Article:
Quantifying and oversimplifying are two different things

Consider this bit from a recent New Yorker piece on whether economists and humanists can get along:

“Economists tend to be hedgehogs, forever on the search for a single, unifying explanation of complex phenomena. They love to look at a huge, complicated mass of human behavior and reduce it to an equation.”

Those two sentences are not remotely close to describing the same thing! Using equations to model human behavior does require some simplification. But they don’t commit you to believing a single, unifying explanation anymore than explaining things in words ensures subtlety.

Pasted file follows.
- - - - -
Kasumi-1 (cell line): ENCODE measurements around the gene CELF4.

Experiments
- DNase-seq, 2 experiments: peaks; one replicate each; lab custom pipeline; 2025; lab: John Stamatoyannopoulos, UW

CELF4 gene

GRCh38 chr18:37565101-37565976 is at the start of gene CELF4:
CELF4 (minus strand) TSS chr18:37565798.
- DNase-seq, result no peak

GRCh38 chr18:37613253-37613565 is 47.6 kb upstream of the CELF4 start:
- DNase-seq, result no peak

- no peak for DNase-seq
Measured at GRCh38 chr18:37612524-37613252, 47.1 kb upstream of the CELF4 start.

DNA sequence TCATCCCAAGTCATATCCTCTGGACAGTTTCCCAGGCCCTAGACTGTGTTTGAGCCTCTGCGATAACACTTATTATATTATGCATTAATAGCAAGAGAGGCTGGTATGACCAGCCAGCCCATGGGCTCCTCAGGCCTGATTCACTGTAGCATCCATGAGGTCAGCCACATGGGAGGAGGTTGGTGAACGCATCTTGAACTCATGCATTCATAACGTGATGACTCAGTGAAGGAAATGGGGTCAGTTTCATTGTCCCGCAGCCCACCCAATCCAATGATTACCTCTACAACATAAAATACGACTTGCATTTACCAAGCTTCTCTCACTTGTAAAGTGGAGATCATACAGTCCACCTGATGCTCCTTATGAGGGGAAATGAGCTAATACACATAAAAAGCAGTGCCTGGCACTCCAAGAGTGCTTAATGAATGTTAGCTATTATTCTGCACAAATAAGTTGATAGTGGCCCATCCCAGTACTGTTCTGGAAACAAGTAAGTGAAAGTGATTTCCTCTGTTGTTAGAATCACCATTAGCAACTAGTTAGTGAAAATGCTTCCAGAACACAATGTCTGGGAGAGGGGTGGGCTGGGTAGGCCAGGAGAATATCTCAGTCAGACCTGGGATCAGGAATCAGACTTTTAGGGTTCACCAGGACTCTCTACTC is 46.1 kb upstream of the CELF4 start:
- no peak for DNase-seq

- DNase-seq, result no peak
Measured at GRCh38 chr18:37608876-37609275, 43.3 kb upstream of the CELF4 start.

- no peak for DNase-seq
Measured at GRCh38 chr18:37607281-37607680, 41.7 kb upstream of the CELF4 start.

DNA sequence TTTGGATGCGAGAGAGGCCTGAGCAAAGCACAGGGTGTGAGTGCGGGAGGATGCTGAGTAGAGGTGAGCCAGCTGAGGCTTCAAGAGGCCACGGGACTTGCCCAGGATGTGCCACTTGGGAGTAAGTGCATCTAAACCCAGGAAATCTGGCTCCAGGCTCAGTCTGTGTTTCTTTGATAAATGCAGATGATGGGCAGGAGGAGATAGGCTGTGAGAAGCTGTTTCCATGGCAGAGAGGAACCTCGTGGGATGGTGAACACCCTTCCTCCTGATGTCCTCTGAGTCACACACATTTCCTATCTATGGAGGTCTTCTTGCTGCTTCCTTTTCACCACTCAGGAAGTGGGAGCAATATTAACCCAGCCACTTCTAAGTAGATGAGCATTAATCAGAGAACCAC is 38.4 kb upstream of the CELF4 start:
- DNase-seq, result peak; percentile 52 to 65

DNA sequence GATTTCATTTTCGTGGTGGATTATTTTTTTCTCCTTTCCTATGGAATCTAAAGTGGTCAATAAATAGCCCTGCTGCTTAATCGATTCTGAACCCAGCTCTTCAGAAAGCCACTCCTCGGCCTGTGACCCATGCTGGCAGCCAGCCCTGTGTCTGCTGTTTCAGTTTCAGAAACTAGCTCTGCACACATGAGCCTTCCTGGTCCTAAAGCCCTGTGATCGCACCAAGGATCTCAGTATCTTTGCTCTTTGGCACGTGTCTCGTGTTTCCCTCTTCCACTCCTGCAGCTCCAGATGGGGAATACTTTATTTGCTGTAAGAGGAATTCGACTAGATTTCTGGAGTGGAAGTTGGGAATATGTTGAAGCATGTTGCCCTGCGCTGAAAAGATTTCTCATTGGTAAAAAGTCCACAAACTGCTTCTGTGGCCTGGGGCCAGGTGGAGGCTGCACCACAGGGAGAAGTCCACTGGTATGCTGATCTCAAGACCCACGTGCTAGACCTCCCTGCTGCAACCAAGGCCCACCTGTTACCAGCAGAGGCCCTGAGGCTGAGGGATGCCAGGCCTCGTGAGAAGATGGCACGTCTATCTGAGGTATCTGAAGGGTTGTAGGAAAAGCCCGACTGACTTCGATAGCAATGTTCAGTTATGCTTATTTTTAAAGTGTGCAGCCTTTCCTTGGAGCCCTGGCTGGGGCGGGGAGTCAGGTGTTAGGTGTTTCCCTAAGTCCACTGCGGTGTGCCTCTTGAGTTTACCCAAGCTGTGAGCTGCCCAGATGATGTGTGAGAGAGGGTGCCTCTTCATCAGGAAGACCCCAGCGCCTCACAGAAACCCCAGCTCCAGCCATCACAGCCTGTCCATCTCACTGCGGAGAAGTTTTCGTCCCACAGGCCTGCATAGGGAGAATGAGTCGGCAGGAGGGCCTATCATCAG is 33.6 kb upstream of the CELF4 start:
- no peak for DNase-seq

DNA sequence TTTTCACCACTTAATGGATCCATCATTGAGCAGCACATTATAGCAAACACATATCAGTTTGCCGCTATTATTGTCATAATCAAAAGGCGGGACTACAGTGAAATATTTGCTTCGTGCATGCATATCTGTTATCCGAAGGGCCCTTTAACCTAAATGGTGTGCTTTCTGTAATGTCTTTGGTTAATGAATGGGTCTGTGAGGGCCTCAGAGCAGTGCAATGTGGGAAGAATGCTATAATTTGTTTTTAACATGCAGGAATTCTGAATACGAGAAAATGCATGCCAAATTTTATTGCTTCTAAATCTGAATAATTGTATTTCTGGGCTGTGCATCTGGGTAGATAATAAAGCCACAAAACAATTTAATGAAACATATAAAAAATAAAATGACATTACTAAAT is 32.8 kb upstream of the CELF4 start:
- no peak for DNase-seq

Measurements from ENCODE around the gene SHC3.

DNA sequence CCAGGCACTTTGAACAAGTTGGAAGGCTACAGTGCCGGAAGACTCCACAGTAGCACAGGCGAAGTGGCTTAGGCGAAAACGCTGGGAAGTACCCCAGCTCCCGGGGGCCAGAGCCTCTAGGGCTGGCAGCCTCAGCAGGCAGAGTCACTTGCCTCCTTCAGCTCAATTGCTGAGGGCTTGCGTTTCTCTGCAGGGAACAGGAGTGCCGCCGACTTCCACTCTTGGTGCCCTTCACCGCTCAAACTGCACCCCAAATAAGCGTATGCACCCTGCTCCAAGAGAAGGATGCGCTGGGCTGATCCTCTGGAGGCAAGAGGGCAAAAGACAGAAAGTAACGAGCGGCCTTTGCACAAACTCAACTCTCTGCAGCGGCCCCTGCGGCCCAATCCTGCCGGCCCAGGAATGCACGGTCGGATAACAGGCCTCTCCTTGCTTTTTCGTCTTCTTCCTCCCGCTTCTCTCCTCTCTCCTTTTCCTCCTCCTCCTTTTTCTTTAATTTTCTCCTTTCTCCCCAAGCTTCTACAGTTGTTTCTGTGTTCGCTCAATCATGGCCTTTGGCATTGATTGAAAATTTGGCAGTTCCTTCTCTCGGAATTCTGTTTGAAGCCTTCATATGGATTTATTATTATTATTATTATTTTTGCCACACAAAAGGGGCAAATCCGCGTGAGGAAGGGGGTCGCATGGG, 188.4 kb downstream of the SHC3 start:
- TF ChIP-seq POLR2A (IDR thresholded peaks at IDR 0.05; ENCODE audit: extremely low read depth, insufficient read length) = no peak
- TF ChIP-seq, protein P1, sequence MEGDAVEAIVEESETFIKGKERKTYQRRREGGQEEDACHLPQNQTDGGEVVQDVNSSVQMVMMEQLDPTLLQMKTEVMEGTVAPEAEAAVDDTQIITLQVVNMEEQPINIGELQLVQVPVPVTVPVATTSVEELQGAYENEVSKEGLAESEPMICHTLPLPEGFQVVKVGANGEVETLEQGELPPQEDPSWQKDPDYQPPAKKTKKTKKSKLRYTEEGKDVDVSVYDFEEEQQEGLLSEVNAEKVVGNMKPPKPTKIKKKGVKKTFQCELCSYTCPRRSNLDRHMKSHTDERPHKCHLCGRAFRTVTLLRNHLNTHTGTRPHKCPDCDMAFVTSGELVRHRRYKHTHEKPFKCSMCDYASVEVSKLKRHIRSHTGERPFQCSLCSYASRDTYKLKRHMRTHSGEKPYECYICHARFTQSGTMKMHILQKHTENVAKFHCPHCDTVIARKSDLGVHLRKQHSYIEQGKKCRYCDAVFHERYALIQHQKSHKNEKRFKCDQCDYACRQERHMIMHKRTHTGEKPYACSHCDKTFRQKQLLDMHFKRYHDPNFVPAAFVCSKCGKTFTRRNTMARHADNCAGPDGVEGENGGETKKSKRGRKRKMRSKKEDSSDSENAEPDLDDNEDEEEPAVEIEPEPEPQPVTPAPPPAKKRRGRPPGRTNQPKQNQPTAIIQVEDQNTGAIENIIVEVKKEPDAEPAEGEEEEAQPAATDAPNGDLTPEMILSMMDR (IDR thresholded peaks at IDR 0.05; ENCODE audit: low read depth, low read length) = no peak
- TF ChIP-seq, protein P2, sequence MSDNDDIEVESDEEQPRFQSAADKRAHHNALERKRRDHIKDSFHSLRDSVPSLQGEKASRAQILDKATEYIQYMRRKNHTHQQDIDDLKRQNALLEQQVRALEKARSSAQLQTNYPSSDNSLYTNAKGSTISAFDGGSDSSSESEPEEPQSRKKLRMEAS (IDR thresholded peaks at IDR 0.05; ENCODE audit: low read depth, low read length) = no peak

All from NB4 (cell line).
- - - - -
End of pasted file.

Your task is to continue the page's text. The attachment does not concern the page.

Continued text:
I’m currently reading The Model Thinker by Scott Page, which perfectly illustrates this point. Page advances two ideas: first, that mathematical models of human behavior are useful, and second that many different models are better than just one.

Page is right on both counts. One might still object to the constant desire to quantify or to an over-reliance on formal models. You might even think those two errors are correlated. But they’re not the same thing, and the existence of one can’t fully explain the other.

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